by Dorothy Long, Home Economist
Did you know that over 80 percent of all foodborne illness could have been prevented by handling food properly? Bacteria are everywhere and while most are not harmful to human health (some are even beneficial), there are those that can make you sick. All foods, including meat, fruits, and vegetables have the potential to cause foodborne illness. Illness-causing bacteria can also survive and thrive on hands, utensils, cutting boards and countertops. Best practices are to follow the examples outlined in these four simple areas: clean, separate, cook and chill.
First off, wash your hands before eating or handling food and after handling raw meat or uncooked eggs. If you stop to pet the cat, take out the garbage, go to the bathroom or blow your nose, wash your hands again. Use soap and lather for at least 20 seconds. Watch hand washing video from World Health Organization>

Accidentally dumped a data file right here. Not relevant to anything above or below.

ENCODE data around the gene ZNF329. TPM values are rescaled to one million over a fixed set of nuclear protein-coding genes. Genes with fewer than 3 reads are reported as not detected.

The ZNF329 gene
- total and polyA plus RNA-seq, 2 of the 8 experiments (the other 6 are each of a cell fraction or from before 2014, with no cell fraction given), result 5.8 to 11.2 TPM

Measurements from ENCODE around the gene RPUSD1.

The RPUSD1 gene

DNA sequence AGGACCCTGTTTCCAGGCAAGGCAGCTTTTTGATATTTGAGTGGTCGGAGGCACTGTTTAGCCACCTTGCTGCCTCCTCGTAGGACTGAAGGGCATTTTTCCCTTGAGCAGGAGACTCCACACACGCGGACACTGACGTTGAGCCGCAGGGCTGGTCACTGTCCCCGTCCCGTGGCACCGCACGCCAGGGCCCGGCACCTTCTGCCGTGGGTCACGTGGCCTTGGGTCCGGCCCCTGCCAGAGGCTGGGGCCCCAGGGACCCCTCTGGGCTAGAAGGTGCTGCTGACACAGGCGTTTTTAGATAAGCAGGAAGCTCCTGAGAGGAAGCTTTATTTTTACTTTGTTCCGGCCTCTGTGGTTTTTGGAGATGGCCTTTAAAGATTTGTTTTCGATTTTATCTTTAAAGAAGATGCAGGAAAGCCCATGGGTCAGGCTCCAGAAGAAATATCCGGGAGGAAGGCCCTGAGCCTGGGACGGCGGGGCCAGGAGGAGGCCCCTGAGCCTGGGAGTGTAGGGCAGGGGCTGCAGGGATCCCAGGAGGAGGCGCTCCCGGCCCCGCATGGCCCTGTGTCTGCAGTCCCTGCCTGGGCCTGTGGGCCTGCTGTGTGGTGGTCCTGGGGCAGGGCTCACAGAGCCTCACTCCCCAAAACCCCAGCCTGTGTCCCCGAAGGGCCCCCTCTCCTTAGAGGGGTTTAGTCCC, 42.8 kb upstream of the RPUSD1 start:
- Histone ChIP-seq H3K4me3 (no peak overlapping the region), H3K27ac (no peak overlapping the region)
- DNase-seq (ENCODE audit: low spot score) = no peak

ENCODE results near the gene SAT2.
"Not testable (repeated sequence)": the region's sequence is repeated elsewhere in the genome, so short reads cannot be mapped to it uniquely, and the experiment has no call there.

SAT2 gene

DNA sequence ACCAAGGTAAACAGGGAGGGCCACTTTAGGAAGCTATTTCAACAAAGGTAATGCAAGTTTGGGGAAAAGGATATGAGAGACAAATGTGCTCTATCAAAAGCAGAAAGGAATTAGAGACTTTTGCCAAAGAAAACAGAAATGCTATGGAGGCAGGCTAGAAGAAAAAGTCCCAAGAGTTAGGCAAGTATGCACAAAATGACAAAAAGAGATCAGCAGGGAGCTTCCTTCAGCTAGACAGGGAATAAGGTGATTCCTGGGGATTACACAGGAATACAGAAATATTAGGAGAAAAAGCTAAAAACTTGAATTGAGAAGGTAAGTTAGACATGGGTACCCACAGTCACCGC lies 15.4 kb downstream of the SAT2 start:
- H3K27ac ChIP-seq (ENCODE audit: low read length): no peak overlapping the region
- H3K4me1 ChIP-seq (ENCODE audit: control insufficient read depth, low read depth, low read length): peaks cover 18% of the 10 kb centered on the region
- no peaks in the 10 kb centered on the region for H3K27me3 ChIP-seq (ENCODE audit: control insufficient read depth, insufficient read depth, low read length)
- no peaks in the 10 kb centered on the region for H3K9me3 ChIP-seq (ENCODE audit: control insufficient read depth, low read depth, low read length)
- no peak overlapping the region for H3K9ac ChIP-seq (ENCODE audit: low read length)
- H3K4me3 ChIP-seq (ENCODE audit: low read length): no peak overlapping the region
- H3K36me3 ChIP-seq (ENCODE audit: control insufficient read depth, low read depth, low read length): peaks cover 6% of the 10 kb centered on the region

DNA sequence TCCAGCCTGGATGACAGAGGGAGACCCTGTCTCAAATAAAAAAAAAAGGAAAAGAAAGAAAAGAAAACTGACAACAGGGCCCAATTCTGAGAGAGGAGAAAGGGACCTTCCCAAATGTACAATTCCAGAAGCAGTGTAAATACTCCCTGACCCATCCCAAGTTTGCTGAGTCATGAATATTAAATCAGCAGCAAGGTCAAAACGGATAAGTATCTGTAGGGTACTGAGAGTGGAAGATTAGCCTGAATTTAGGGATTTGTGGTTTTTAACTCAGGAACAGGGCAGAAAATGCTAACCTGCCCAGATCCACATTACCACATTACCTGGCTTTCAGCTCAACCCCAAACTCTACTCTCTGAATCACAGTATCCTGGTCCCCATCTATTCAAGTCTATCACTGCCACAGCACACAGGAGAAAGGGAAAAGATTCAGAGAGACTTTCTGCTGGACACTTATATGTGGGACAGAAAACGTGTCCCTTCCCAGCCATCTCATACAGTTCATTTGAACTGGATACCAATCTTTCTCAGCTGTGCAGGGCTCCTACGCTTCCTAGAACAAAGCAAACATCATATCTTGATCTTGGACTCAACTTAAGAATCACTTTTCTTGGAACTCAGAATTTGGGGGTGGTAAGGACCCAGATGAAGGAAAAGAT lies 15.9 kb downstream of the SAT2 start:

- Sanitize countertops, utensils, dishes and cutting boards before and after preparing food. Use a kitchen sanitizer (as directed) or a bleach solution (1 tsp/5 mL, bleach to 3 cups/750 mL of water). Rinse all items carefully with water.
- Separate your cutting boards. Use one board for produce and another for raw meat, poultry, fish and seafood.
- Plates, cutting boards or utensils used to handle raw food should be washed thoroughly with soap before reuse.
- Don’t forget to wash the food thermometer too.
- Wash reusable grocery bags frequently, especially if any raw meat, poultry or seafood leaks or an egg breaks.
- Wash fruit and vegetables but not eggs, poultry or meat. Even if you plan to peel fruits and vegetables, it is important to wash them so that bacteria will not spread from the outside to the inside of the fruit. You don’t need to use fancy produce washes. Simply rinse with running water. For fruits like melons or vegetables like carrots that have rough skins, scrub with a produce brush. It is safer not to wash meats and poultry because this process can easily spread bacteria to your sink and onto countertops.
Cross-contamination is when bacteria from one food are transferred to another. An example would be juices from raw poultry or meats coming in contact with already cooked poultry or meat or cutting raw poultry on a cutting board and then cutting vegetables on the same cutting board.
Tips for preventing cross-contamination:
- Separate your cutting boards. Use one board for produce and another for raw meat, poultry, fish and seafood. Wash thoroughly with soap before reuse.